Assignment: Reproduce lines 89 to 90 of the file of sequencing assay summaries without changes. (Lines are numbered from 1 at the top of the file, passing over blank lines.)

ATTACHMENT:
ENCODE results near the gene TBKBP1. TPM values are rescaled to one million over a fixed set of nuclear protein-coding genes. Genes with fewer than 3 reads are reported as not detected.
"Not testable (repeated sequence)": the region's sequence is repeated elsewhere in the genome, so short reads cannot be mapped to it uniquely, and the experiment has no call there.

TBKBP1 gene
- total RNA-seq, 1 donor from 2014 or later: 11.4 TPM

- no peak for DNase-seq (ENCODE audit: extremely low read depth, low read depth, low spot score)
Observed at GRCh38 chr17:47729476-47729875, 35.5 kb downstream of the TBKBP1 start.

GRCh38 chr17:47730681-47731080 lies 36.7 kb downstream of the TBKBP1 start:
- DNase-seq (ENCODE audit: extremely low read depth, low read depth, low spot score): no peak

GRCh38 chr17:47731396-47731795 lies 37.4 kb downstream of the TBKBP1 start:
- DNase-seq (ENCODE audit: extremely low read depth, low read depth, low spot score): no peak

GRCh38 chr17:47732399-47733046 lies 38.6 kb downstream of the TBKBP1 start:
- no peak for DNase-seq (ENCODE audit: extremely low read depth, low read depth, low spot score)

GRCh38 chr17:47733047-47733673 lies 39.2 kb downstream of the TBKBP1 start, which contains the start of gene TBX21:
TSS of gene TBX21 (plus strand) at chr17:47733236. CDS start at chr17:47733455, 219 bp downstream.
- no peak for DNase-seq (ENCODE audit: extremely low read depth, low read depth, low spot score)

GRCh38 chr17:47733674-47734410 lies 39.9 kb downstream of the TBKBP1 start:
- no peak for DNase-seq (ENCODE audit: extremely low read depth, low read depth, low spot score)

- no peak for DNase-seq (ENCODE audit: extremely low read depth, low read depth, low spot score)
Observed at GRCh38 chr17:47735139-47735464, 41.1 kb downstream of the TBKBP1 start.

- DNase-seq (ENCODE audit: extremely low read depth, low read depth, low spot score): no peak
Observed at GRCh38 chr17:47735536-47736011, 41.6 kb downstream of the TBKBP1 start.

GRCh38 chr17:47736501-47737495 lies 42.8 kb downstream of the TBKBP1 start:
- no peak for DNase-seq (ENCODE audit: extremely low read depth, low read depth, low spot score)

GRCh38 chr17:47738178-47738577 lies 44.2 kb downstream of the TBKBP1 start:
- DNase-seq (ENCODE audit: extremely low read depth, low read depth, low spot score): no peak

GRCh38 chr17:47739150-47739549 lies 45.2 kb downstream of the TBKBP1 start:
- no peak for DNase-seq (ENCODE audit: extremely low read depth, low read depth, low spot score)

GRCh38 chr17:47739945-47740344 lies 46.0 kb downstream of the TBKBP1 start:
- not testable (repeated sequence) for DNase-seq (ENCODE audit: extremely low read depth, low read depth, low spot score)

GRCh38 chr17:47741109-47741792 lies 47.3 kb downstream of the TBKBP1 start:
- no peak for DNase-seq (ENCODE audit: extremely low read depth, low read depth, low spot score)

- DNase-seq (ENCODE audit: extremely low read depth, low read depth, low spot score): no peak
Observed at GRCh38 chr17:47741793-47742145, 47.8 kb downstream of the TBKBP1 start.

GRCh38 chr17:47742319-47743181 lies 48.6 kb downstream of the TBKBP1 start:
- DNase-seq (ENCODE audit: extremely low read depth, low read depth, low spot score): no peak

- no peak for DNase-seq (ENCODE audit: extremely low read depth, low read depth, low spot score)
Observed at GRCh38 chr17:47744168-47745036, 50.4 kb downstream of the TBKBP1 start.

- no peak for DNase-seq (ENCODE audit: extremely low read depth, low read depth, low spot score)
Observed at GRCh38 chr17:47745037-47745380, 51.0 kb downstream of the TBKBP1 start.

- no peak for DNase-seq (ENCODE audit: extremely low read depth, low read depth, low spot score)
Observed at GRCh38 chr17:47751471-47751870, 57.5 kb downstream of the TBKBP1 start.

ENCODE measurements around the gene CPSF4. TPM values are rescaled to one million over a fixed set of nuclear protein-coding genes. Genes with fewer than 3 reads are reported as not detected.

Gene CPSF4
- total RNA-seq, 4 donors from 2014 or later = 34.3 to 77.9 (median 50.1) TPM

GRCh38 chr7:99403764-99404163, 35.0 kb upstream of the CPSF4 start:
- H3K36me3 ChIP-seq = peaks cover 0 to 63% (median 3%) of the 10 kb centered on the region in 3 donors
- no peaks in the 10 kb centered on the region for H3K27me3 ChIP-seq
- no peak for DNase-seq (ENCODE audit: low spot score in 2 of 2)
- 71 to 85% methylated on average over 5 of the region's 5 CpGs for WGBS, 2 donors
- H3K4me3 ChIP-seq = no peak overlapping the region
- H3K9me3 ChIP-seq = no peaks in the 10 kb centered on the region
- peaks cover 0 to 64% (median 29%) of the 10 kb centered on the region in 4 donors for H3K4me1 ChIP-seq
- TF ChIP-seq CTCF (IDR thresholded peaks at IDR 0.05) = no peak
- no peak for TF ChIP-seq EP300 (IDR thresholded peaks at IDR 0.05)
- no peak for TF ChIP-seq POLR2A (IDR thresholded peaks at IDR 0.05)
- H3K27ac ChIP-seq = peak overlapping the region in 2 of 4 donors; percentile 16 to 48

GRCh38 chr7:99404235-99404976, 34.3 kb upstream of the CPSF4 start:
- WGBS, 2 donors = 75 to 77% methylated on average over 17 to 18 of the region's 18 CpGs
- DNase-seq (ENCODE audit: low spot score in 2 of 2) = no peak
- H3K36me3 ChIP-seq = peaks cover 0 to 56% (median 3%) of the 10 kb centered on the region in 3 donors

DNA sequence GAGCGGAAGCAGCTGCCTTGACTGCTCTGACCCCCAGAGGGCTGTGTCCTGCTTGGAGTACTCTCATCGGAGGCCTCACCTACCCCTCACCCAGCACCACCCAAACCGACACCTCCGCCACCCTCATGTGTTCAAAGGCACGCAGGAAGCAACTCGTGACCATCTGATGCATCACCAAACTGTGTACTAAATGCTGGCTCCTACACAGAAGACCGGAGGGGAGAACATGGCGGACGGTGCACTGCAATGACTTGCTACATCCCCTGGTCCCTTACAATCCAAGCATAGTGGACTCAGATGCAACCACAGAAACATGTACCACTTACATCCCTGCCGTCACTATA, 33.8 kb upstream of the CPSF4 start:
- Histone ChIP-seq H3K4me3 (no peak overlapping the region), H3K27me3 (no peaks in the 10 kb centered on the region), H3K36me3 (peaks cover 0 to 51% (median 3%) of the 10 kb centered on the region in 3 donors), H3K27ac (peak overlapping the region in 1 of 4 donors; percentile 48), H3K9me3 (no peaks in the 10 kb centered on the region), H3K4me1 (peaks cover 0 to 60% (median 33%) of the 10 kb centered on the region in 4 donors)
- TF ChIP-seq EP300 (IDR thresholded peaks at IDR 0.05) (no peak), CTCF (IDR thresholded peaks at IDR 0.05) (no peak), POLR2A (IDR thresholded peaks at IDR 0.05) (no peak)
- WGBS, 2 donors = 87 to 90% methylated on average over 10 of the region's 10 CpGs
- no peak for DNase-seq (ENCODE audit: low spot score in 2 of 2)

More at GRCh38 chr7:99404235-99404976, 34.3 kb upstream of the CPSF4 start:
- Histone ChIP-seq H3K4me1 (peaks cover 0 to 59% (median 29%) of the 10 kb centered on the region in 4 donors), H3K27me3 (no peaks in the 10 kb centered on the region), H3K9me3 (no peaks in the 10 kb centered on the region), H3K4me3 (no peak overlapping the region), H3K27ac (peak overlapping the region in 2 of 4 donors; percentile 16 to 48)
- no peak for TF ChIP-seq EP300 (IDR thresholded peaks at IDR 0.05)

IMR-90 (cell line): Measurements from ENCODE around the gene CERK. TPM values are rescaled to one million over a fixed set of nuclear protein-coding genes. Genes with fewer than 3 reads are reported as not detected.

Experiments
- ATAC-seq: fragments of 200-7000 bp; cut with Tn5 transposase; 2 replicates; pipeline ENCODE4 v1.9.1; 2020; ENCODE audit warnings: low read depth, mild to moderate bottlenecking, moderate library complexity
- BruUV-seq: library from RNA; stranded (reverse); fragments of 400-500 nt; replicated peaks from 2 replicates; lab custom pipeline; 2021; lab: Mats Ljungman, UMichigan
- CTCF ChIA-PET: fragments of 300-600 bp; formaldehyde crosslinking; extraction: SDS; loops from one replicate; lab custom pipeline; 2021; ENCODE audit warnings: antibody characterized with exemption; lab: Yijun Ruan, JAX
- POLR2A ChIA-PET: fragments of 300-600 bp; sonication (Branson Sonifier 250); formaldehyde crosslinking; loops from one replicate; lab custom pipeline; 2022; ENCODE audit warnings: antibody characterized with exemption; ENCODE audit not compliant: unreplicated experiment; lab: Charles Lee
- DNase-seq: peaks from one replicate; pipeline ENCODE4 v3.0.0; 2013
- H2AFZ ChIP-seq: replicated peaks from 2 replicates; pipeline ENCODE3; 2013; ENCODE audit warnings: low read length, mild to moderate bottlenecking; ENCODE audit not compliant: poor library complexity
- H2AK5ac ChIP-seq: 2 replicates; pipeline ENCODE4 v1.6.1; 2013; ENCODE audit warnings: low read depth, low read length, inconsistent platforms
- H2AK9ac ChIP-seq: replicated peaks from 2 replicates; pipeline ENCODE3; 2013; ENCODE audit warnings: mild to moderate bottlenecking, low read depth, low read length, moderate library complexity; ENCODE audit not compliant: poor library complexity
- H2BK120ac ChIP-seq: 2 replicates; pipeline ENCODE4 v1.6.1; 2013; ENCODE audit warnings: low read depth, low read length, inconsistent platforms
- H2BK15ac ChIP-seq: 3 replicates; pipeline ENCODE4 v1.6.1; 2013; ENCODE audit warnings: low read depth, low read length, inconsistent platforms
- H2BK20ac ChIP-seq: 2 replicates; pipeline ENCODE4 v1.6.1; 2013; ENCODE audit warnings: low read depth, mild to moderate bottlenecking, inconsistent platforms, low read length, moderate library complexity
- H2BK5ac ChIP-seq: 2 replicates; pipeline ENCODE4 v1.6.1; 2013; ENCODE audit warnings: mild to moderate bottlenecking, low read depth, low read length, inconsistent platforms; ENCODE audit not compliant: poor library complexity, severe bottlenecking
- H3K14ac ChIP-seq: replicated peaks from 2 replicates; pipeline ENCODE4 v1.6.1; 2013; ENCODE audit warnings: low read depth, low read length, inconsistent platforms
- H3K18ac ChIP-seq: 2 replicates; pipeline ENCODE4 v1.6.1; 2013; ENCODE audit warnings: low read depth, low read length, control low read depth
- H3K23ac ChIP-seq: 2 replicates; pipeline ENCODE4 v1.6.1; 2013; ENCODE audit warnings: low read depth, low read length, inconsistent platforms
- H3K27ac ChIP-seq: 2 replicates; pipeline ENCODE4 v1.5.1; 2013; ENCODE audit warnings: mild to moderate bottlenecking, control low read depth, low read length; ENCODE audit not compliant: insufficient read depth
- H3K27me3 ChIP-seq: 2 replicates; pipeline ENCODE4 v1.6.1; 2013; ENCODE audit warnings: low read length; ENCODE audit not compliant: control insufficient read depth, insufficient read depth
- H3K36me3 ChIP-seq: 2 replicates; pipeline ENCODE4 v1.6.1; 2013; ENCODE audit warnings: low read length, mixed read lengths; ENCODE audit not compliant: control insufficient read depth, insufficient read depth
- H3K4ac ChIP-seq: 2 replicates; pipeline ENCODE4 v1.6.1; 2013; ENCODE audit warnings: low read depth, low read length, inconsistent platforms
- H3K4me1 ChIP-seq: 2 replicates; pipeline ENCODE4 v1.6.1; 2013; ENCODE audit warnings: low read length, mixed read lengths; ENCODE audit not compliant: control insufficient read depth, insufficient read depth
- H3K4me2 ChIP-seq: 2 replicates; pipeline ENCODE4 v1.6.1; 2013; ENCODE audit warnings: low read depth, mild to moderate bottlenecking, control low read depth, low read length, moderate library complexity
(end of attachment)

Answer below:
- H3K4ac ChIP-seq: 2 replicates; pipeline ENCODE4 v1.6.1; 2013; ENCODE audit warnings: low read depth, low read length, inconsistent platforms
- H3K4me1 ChIP-seq: 2 replicates; pipeline ENCODE4 v1.6.1; 2013; ENCODE audit warnings: low read length, mixed read lengths; ENCODE audit not compliant: control insufficient read depth, insufficient read depth